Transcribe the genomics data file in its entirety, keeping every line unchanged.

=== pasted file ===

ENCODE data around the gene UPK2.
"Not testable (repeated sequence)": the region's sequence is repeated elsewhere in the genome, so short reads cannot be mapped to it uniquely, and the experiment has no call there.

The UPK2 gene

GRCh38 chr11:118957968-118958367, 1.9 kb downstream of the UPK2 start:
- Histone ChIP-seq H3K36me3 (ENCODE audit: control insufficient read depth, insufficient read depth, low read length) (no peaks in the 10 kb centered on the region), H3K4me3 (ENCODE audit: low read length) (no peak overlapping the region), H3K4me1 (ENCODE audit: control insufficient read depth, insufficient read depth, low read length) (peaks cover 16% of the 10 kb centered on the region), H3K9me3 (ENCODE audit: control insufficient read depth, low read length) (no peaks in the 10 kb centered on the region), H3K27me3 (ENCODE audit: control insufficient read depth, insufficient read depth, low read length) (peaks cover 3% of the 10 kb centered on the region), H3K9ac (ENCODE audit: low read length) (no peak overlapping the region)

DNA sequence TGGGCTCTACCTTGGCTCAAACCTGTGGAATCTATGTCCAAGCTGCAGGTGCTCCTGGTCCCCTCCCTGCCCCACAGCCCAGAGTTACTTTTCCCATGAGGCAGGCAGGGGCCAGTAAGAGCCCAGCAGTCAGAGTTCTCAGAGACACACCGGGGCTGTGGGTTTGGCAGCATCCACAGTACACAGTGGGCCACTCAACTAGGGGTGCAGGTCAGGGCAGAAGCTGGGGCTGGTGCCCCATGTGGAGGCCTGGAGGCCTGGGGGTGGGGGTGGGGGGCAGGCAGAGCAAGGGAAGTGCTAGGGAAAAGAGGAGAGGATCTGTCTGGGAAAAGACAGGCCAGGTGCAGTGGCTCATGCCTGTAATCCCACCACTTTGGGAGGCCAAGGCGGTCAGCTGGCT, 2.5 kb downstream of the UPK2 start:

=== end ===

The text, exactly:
ENCODE data around the gene UPK2.
"Not testable (repeated sequence)": the region's sequence is repeated elsewhere in the genome, so short reads cannot be mapped to it uniquely, and the experiment has no call there.

The UPK2 gene

GRCh38 chr11:118957968-118958367, 1.9 kb downstream of the UPK2 start:
- Histone ChIP-seq H3K36me3 (ENCODE audit: control insufficient read depth, insufficient read depth, low read length) (no peaks in the 10 kb centered on the region), H3K4me3 (ENCODE audit: low read length) (no peak overlapping the region), H3K4me1 (ENCODE audit: control insufficient read depth, insufficient read depth, low read length) (peaks cover 16% of the 10 kb centered on the region), H3K9me3 (ENCODE audit: control insufficient read depth, low read length) (no peaks in the 10 kb centered on the region), H3K27me3 (ENCODE audit: control insufficient read depth, insufficient read depth, low read length) (peaks cover 3% of the 10 kb centered on the region), H3K9ac (ENCODE audit: low read length) (no peak overlapping the region)

DNA sequence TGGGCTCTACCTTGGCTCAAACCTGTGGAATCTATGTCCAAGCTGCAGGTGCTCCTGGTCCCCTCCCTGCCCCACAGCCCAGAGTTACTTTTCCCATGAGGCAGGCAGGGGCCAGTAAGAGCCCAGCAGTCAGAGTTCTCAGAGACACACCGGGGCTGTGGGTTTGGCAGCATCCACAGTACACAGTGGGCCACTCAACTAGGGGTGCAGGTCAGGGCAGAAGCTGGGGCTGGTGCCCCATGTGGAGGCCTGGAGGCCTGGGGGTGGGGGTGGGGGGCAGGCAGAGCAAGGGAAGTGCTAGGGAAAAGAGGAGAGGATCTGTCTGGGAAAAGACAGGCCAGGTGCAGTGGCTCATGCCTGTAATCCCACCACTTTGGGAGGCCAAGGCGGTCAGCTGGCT, 2.5 kb downstream of the UPK2 start: